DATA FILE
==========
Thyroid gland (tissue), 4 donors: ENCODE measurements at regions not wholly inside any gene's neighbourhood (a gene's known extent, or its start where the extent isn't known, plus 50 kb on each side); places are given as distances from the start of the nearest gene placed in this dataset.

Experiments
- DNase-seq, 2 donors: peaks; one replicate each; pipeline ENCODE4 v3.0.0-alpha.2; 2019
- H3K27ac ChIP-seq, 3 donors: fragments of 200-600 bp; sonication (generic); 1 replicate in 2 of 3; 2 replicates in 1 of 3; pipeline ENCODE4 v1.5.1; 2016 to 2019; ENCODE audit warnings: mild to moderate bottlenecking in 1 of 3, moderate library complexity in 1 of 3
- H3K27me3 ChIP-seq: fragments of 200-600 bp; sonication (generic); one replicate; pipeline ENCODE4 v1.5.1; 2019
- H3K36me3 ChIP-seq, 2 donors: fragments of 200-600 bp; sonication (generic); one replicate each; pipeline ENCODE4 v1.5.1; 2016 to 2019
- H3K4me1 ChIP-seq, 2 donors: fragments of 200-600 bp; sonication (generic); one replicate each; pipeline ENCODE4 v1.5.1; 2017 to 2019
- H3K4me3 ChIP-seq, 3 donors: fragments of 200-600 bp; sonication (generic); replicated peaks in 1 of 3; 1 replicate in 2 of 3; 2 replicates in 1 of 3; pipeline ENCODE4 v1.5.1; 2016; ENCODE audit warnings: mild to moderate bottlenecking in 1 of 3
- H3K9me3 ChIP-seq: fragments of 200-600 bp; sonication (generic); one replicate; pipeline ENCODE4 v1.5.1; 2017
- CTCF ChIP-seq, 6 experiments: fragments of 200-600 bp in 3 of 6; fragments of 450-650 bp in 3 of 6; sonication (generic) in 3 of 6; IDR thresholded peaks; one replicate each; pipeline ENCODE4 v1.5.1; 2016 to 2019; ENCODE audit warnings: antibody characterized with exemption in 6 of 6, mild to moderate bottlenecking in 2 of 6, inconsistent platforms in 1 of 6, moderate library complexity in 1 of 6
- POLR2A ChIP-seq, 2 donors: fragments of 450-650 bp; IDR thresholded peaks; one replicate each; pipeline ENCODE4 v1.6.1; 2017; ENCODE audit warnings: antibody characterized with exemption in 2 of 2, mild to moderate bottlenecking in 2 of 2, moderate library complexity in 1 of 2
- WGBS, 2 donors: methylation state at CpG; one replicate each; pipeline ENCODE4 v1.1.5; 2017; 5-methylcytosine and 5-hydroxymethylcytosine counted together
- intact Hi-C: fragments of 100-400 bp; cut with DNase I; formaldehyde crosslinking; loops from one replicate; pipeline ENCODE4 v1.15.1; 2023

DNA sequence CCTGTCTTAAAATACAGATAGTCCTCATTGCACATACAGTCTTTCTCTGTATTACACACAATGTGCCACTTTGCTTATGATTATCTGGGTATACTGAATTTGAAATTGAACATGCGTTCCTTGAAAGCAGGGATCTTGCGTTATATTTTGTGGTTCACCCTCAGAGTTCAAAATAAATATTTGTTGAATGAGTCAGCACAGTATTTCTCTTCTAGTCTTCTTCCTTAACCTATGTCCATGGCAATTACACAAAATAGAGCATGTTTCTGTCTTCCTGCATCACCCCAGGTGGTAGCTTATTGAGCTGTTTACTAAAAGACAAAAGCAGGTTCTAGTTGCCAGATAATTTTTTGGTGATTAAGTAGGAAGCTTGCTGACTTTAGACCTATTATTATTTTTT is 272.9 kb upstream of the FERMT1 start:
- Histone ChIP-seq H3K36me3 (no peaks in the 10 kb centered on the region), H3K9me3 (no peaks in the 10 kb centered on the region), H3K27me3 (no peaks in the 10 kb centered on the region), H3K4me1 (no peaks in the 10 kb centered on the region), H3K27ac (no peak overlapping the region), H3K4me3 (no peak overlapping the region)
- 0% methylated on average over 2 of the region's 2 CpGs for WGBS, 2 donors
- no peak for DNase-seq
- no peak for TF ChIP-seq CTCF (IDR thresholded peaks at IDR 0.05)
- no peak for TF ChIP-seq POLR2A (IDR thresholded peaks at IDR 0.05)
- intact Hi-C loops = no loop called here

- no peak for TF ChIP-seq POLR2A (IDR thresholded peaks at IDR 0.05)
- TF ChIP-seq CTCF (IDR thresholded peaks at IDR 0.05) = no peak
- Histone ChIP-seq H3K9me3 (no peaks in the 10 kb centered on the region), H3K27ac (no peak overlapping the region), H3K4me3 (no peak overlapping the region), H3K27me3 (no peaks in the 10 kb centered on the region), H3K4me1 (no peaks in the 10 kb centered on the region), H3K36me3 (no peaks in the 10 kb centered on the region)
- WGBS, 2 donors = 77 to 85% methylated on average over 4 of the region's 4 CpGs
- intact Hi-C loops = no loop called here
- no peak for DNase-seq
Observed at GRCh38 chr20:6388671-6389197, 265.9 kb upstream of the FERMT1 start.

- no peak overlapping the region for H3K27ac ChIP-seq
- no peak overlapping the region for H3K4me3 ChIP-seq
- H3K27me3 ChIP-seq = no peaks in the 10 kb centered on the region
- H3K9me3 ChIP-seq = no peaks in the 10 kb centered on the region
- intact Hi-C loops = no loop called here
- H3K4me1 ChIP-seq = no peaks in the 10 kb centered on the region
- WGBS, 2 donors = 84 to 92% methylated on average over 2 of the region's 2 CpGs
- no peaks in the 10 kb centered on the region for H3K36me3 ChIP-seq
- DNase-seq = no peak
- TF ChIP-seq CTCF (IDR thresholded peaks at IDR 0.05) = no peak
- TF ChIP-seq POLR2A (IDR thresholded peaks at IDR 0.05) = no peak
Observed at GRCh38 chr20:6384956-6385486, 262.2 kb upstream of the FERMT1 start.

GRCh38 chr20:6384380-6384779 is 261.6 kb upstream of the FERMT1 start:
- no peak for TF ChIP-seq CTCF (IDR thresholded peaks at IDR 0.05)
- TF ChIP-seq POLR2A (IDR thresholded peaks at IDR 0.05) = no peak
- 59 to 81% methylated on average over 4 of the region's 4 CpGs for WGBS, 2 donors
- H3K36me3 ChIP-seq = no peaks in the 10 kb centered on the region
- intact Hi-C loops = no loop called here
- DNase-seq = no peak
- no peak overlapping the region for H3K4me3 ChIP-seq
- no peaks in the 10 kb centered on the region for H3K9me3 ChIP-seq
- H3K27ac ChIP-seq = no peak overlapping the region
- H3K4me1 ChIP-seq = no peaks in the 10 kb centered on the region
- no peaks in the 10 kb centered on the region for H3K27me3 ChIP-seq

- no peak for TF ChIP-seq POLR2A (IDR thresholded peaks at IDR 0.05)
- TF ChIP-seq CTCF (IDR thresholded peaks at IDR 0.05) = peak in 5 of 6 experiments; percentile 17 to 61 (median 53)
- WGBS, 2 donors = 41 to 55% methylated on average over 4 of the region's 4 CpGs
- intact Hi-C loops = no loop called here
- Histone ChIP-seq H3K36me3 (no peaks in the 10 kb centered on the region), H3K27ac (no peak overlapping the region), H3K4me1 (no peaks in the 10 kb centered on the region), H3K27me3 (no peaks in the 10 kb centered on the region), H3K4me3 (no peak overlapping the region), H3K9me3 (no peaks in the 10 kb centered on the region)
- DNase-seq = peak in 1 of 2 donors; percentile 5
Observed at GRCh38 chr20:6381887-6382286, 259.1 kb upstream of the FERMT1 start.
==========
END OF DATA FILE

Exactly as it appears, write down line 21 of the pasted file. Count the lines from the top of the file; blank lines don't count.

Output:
- no peak for TF ChIP-seq POLR2A (IDR thresholded peaks at IDR 0.05)